Ever wonder what the noise about some new Web programming language can mean for you? With HTML5 the possibilities seem endless. That’s because largely possibilities are endless. HTML5 is a technology that is expected to replace Flash. Ever wanted to build an iPhone app? What if you’ve invested a lot of time and energy optimizing SEO for Flash sites or you’ve counseled against using any Flash? What if you’re using Flash for rich media advertising or lead generation sites? Finally there is common ground with a simple new language platform that HTML5 provides.
From my perspective with search I’ve never been able to support Flash as a medium for publishing full-blown websites. There are some famous cases of Flash gone awry that SEO practitioners should be aware of. Long before SEO I used to make shockwave movies. That was before Google and earlier search engines were important. Flash is fun but don’t let a Flash designer’s glee sabotage your success with too much reliance on it. I’m writing consistently here that Flash is still 99% bad.
The role of Flash never played much of a useful role outside games and when Steve Jobs announced that Flash will not be supported on the iPhone it spelled the doom of Flash. Adobe has now answered the call with a new product called Edge . What Steve Jobs (Google and Microsoft too) have decided is to embrace HTML5. For Apple that means HTML5 enables Web designers to make apps that live outside its Appstore. They all adopted HTML5 regardless what it might mean individually for each company.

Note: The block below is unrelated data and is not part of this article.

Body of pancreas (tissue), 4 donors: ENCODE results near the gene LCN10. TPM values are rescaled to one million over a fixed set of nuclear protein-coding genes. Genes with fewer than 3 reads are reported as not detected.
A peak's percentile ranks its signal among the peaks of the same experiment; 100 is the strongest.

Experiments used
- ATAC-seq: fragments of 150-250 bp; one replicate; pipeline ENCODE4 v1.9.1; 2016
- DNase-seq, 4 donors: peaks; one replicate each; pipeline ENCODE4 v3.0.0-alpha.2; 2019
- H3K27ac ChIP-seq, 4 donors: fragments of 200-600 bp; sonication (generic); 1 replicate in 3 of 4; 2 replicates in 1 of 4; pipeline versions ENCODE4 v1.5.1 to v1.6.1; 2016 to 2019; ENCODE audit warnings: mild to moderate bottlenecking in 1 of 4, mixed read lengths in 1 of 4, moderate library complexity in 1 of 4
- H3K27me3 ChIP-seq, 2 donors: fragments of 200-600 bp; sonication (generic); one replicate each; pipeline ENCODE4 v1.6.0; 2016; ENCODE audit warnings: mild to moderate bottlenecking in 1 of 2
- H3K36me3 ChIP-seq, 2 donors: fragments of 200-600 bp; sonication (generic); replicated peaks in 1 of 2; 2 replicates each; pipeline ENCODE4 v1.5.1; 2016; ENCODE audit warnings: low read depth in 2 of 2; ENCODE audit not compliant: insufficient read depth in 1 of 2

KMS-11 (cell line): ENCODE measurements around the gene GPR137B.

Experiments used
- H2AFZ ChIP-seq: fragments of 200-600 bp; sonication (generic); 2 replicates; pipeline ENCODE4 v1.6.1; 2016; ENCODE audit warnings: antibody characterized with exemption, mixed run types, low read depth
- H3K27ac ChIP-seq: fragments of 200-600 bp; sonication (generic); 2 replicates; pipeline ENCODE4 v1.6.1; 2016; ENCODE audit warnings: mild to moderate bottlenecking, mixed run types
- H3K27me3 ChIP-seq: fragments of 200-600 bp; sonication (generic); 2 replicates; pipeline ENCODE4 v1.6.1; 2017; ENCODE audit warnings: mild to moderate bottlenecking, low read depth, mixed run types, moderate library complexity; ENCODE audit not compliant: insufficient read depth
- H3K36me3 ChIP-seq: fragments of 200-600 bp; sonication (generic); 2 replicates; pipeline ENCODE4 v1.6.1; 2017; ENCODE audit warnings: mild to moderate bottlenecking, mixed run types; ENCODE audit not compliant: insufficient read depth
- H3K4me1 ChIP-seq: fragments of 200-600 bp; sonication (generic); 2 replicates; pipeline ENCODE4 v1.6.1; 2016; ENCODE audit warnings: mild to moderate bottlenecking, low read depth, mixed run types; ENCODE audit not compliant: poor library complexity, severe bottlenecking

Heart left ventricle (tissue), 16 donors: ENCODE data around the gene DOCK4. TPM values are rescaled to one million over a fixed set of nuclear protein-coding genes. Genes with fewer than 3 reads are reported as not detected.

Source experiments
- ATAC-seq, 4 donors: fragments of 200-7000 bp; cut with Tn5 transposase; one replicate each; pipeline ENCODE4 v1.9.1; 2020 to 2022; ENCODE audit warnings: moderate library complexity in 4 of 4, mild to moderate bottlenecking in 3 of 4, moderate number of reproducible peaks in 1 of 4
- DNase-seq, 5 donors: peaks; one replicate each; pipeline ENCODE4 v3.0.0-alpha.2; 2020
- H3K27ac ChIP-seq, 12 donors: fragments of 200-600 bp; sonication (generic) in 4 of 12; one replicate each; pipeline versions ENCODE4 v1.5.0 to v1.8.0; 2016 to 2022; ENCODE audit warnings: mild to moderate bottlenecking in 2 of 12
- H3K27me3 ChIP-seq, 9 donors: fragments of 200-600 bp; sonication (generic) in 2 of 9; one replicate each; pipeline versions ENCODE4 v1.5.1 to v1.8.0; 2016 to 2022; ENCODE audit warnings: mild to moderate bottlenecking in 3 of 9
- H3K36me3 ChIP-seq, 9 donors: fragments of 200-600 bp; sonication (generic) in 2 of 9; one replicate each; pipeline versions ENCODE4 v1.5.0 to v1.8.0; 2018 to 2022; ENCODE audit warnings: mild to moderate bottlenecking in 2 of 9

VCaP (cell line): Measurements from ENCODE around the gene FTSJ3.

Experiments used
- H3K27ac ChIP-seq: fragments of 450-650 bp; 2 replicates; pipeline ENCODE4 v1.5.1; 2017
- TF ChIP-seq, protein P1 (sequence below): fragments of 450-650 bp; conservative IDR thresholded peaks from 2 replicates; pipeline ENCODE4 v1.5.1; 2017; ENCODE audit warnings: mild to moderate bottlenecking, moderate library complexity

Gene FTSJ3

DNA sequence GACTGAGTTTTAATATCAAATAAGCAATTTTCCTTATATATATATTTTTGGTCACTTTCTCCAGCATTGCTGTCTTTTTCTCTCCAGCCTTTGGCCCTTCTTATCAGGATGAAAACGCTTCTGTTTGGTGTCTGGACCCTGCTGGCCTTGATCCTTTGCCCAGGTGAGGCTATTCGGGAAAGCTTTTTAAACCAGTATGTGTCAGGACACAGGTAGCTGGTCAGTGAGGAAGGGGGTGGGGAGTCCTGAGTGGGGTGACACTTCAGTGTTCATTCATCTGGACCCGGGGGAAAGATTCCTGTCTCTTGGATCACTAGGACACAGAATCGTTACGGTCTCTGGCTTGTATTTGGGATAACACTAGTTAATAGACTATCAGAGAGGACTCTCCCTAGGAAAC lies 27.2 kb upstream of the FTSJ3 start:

That is excellent news content producers and publishers like us. We have a promise of write once, run anywhere applications with powerful new features. My company created an app for mobile which analyzes page information and crawls websites using the technology. Apple has a directory of web apps that take on the look and feel of native apps. With HTML5, your content is search engine friendly and indexable. You can animate with HTML5 and like with Flash: Only the text gets indexed by search engines.
Reports of Flash becoming obsolete jumped the shark. Google Android and WebOS (HP TouchPad) supports Flash. Edge promotes Flash in its editor for specific tasks that are well suited for using Flash. You have to want to build for a specific system is all. For example, if you want to build an Android app that is location aware, you can use a Flash widget from Edge that grabs coordinates from a Google Maps API key and draws on the Android screen in reference to geo location. The possibilities are endless. Investigate how you can build apps, design forms, capture information and much more with HTML5.